Sunday, April 5, 2009

Knead Shipwreck Insurance This Easter?

I can appreciate the ritual in religion. After fumbling my reaction to the death of a family fish, (I'll get back to you on the details of that one), I then found myself at something of a loss presiding over the last rites. The fish and I weren't particularly close, and with limited anecdotal remembrances up my sleeve, I could have done with a relevant, resonating prayer or two.

When religious holidays roll around, I have a similar unease. I am very happy for my kids to learn about all kinds of religious beliefs, but I am not happy to preach them. Conversely, I do not want Easter to be just about eating their own body weight in chocolate eggs.

Given these inconsistencies, this time last year, I was looking to establish a ritual that fit with us. While matter-of-factly explaining the relevance of hot cross buns, the emphasis was definitively weighed toward the making of them. And what is it with that intangible calm, that descends on a home, as the dough is kneaded and the oven bakes? It was a glorious way to spend a Good Friday labouring over batch after batch (don't even try to think you can stop at one).

For weeks I have been anticipating getting my hands on that ritual again. So, yesterday, when Mr Myrtleandeunice started bemoaning the lack of lead-up-to-Easter-hot-cross-bun in his life, I needed no further encouragement. Call it a practice run. I have also sourced the best-ever recipe in the world. It's full of WAY more promise than you'd expect from a bun...

Chef: Karen Goodwin-Roberts (as sourced from ABC Hobart)

Traditional folklore has it that hot cross buns, those familiar shiny round buns with their dark currants sticking out here and there, are descended from pagan days when the vernal equinox was celebrated. If properly made on the actual day - Good Friday -they are supposed to PROTECT THE WHOLE FAMILY FROM FIRES, RATS, ACCIDENTS AND SHIPWRECKS!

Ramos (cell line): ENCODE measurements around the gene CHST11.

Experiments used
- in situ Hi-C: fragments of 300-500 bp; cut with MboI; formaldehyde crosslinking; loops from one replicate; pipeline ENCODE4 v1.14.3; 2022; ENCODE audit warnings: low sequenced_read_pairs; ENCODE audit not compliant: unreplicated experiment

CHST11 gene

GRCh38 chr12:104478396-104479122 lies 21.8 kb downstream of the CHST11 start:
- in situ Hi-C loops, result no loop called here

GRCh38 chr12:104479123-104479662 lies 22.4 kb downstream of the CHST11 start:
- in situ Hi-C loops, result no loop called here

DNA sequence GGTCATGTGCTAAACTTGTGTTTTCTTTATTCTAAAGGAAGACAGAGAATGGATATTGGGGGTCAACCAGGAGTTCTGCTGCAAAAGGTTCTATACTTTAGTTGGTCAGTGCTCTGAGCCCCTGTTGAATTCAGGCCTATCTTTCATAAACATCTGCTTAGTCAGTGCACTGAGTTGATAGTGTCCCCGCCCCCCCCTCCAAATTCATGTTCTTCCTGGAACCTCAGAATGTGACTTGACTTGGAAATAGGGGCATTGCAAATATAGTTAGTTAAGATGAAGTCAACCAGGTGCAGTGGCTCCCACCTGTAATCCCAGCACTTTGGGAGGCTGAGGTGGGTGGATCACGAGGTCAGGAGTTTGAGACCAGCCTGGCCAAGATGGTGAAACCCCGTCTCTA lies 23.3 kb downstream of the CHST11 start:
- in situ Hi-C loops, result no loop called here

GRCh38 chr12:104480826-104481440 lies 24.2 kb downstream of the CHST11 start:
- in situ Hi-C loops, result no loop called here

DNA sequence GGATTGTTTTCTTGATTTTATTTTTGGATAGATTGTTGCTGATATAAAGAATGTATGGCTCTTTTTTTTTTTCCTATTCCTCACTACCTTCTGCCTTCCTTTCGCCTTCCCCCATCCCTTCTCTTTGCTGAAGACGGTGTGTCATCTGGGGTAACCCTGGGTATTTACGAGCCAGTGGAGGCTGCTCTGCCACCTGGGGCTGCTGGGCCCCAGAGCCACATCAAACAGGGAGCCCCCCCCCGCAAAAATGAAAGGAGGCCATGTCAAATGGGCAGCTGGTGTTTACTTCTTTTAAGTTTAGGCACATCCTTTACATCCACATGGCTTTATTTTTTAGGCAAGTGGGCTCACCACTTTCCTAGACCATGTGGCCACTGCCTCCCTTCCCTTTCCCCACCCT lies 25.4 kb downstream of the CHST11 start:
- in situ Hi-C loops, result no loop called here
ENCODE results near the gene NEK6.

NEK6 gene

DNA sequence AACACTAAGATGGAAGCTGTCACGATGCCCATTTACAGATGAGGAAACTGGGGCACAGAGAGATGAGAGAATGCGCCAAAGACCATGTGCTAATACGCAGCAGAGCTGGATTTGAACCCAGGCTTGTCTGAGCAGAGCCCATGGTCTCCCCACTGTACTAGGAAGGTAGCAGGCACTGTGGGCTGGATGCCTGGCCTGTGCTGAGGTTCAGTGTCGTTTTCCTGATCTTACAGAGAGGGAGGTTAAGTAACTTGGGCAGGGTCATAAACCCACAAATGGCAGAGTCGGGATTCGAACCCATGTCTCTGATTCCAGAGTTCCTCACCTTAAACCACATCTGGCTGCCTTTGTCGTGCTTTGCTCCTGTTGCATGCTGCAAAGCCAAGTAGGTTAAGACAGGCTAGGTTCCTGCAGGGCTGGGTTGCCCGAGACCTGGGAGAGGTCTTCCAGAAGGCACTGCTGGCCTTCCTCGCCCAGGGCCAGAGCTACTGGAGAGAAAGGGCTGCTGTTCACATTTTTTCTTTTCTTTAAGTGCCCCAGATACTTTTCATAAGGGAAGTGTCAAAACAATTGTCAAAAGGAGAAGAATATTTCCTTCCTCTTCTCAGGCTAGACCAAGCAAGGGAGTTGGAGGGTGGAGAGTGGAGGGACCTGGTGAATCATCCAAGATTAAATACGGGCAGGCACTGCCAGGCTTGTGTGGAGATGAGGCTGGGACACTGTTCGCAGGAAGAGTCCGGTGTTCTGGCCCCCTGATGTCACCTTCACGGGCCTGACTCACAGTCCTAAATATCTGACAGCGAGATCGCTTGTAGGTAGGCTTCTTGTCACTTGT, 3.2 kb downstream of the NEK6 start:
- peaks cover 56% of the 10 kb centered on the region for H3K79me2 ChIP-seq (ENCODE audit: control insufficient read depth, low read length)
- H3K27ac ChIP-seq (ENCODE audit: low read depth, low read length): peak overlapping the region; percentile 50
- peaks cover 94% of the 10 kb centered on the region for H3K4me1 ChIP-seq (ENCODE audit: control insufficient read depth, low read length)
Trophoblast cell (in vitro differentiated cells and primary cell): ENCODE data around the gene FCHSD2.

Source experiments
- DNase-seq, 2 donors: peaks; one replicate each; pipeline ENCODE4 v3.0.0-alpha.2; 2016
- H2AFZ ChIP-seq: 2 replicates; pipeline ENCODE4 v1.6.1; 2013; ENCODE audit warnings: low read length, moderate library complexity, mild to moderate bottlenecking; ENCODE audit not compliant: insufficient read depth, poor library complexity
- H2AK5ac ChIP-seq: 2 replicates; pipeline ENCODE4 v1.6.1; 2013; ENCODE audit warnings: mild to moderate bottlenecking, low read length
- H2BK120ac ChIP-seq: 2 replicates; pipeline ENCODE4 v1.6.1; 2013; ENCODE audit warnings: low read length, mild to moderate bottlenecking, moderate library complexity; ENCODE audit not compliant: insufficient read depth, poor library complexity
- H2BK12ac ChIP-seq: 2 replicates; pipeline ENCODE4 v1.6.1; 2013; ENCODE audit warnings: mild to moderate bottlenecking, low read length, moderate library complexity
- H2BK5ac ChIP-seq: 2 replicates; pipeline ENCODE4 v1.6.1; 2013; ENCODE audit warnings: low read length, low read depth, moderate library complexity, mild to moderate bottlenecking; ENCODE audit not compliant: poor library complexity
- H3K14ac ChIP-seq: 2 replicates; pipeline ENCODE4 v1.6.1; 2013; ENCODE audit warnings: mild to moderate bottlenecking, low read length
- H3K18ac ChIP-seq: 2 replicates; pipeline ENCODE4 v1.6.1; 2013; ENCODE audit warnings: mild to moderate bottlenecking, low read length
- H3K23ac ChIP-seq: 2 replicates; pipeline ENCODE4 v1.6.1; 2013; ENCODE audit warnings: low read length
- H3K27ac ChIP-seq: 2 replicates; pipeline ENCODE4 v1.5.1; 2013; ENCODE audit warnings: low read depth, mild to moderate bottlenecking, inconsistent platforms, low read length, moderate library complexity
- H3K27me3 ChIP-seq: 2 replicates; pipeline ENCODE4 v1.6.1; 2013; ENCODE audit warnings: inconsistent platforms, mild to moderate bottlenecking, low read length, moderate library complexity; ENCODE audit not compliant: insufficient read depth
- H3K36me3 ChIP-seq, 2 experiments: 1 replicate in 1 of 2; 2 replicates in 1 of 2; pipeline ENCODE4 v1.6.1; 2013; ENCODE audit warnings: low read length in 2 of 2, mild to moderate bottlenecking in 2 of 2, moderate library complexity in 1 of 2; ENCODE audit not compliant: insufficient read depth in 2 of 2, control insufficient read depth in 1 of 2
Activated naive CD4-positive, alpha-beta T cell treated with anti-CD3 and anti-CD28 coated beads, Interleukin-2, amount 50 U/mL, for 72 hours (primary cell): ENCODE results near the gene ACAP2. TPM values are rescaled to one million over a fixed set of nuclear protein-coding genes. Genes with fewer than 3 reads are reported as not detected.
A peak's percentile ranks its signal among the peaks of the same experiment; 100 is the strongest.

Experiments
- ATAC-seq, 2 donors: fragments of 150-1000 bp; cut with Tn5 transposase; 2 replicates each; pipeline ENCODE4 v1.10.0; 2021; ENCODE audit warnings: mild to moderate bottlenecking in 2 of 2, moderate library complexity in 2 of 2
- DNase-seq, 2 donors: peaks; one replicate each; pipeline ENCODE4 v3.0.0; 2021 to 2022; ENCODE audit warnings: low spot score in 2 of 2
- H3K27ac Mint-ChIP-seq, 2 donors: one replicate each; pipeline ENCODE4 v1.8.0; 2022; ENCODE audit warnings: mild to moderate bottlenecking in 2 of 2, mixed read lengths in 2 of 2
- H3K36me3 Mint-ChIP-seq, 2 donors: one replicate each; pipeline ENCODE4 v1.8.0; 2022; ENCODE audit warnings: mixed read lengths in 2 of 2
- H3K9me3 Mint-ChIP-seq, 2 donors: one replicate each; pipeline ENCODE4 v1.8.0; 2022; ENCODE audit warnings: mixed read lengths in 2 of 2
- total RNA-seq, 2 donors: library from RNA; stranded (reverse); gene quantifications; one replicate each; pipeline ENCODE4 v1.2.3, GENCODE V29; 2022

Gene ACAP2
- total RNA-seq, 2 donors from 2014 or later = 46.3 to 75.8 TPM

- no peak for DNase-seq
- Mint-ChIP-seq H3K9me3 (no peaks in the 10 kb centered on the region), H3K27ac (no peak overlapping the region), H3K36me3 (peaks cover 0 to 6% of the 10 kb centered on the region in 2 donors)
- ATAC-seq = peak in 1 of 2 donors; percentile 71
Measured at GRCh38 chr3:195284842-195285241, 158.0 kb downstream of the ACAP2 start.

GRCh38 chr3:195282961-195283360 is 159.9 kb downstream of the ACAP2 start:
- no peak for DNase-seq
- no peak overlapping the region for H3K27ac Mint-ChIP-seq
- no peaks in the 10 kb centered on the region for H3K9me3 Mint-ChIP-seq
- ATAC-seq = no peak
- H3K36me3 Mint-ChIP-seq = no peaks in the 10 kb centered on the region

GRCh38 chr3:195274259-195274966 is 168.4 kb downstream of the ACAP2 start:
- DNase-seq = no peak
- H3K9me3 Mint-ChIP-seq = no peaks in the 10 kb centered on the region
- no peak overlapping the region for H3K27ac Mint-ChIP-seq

(See? Best-ever recipe...)

Serves: 12 • Preparation time: 2 hours

You need:
450g plain flour
1 tsp salt
1 tsp mixed spice
1 tsp cinnamon
50g butter
1 sachet easy blend dried yeast
75g sultanas
25g chopped mixed peel
50g castor sugar
225ml milk
1 egg, beaten
For crosses: 1tbsp flour and 1.5tbsp water
(nb. The Myrtleandeunice's also mix a little apricot jam and water to glaze over the tops)

• Sift flour, salt and spices into a large bowl and rub in butter
• Mix in the yeast, sultanas, peel and sugar
• Heat milk to hand temperature and whisk in egg before adding to flour mixture
• Mix well
• Turn dough on to floured surface and knead for 10 mins or mix in electric mixer with dough hook for 5 mins
• Divide dough into 12 even pieces of about 3oz (75g) and form into balls
• Arrange in a roasting tin leaving space for spreading although they will join up during baking
• Cover with a tea towel and leave to prove in a warm place for about 1.5 hours until doubled in bulk
• To make crosses mix the flour and water to make a thick batter
• Fill piping bag (with a round nozzle) and pipe a neat cross on each bun
• Bake at 400F/Gas 6/200C for 25 minutes

Serving suggestion: pull away buns, split and serve plain or toasted with butter

And, finally:

Recipe adapted for dear friends of the non-Easter persuasion.


Anonymous said...

Oh man, these look delicious! And I need all the rat protection I can get!

SmitoniusAndSonata said...

I love the idea that I can be protected from calamity by eating a bun . Isn't it lucky they're so delicious !

Anonymous said...


Undoubtedly, The Best-Ever Recipe!

Thank you so much!

L x

Margaret said...

Great recipe! thank you. It's top of the list for Friday!

Anonymous said...

Yum they look sooooo delicious, thankyou for the recipe.

Anonymous said...

oh. my. goodness. the unbelievable has happened... a successful batch of hot cross buns... (although I do admit to them not looking quite so gorgeous as yours.)
you must have some magic in that recipe. and I venture to say that not one rat has been seen to be leaving a sinking ship either.